Sadly, the formerly spacious Fujisan Hongu Sengen Taisha complex is not what it used to be. As the center of Japan’s story shifted from Kyoto to present day Kyoto (then named Edo) in the early 1600’s, the head shrine for Mt. Fuji lost in popularity to the more conveniently located Kitaguchi Hongu Fuji Sengen Shrine. Situated closer to the shogunate’s new capital, this sister sanctuary was the preferred site for those living in Edo. As such, the current Kitaguchi Hongu Fuji Sengen Shrine is visually more impressive than Fujisan Hongu Sengen Taisha to the southwest.
The present day incarnation of Fujisan Hongu Sengen Taisha does indeed feel small in comparison to what it must have been. Still, it’s important to remember that the official shrine grounds technically comprise everything above the eighth station on Mt. Fuji. This means that the summit, the crater, and the Okumiya Shrine found there is also considered part of Fujisan Hongu Sengen Taisha. When taking this into consideration, the head shrine for Japan’s most iconic mountain is indeed large. If you ever find yourself standing atop Mt. Fuji, try to appreciate this morsel of lore!
Before moving on, know also that the Fujisan Hongu Sengen Taisha grounds are at their best from late March to early April. The shrine is home to over 500 cherry trees which add an otherworldly degree of beauty to the already splendid complex. You’ll find these trees mostly along the shrine’s Sakura-no-baba path that also hosts an annual horseback archery contest every year on May 5th. Spring not work for you? Fret not. Fujisan Hongu Sengen Taisha also holds ceremonies in July and early September marking the opening and closing of the climbing season on Mt. Fuji.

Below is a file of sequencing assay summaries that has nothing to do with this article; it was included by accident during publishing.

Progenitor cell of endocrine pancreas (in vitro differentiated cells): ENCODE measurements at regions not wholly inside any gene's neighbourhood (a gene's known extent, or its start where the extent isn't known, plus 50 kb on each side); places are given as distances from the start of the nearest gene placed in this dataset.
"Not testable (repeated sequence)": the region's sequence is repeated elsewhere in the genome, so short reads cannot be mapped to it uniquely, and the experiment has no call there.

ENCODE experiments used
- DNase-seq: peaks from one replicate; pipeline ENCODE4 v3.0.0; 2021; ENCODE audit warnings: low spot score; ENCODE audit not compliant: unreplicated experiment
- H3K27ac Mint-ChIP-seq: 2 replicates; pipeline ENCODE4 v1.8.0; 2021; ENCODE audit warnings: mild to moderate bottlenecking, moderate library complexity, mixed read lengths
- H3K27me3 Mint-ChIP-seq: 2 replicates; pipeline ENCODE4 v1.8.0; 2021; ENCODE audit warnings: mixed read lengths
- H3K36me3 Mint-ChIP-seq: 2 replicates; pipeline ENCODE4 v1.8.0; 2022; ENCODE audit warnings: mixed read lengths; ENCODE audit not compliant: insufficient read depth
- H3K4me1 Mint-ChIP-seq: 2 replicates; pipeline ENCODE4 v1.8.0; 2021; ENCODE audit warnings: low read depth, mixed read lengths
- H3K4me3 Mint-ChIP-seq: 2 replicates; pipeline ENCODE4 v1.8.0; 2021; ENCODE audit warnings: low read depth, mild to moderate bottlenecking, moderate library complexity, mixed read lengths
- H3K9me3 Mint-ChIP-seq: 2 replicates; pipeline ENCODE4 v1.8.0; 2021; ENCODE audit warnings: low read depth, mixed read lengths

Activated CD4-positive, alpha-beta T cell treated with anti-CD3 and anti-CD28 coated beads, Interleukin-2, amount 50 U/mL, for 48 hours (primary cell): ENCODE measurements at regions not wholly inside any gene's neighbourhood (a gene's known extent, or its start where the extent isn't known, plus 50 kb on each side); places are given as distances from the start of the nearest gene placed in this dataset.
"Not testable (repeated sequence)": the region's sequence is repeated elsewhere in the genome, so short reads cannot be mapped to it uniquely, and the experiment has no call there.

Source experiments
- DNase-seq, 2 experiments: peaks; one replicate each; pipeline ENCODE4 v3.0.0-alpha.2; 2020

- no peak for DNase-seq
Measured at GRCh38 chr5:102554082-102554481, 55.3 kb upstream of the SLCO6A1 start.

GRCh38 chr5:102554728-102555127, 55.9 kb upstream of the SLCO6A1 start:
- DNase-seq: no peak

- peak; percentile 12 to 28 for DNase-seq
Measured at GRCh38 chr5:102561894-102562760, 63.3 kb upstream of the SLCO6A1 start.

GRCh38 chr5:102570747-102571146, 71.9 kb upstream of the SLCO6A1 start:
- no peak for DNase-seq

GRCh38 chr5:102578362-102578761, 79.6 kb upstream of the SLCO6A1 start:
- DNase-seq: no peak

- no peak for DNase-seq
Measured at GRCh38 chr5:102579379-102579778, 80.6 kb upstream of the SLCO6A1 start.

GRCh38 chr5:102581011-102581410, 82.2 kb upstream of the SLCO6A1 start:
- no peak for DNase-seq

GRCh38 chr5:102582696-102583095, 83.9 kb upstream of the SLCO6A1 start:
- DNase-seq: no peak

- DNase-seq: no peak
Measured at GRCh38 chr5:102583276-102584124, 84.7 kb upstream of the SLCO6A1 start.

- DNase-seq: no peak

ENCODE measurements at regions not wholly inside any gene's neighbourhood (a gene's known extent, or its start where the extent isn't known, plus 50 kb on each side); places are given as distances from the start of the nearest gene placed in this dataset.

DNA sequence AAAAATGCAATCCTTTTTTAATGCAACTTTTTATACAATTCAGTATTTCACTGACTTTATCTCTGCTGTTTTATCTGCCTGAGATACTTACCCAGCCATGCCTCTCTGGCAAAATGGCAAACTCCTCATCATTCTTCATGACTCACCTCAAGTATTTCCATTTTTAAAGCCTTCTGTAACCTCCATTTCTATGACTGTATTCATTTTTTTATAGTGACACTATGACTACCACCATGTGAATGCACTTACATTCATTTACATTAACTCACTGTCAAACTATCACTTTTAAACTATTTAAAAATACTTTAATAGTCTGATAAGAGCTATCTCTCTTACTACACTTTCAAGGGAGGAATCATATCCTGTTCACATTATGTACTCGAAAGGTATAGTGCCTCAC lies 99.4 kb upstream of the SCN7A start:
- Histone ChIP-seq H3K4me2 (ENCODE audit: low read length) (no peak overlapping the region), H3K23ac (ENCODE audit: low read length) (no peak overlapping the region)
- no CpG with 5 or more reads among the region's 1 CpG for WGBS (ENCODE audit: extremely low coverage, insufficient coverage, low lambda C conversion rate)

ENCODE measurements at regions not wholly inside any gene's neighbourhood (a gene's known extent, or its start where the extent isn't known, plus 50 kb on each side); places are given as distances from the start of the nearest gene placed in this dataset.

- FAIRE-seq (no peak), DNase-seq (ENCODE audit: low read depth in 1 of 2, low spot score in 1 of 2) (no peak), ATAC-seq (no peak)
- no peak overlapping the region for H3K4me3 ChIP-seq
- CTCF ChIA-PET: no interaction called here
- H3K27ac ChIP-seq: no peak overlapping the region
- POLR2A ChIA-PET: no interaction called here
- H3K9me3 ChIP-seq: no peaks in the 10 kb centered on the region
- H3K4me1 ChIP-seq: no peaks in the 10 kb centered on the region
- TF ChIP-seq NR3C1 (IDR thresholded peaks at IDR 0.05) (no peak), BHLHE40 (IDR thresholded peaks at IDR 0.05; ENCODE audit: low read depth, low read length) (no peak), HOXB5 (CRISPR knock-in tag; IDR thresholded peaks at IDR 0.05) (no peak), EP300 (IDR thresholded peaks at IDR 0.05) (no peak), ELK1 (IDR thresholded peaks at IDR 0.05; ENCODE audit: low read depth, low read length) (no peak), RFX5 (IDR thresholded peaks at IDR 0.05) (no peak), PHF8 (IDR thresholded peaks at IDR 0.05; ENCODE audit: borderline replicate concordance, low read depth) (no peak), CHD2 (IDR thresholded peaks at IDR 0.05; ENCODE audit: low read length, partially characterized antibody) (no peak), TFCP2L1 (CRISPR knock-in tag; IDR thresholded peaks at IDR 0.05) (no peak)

The Picturesque Mt. Fuji World Heritage Center
As lovely as Fujisan Hongu Sengen Taisha is, there’s little documentation in English on site to help you understand its religious significance. Luckily, the neighboring Mt. Fuji World Heritage Center comes to the rescue. Established in 2017 to commemorate the listing of the mountain as a UNESCO World Heritage Site four years prior, this facility tells the tale of Mt. Fuji from a variety of angles. The inverted conical architecture pictured above makes up the Mt. Fuji World Heritage Center’s core. The entire concept was designed in such a way that the upside down cone creates a reflection on the pond thus taking on the shape of Mt. Fuji.
No doubt, the Mt. Fuji World Heritage Center is quite the sight to behold from the outside yet what’s on display inside really got me excited. Spread across five floors, you’ll find a wide variety of exhibits that detail different aspects of the mountain. For example, on “The Sacred Mountain” floor, you’ll learn all about how Mt. Fuji has been worshipped over the years. The Mt. Fuji World Heritage Center does a far better job of explaining these religious angles and the Fujiko cult that grew out of them than I can. So, rather than reinvent the wheel, I’ll just encourage you to visit yourself. Suffice to say though, this is some serious #DonnyThings deep content.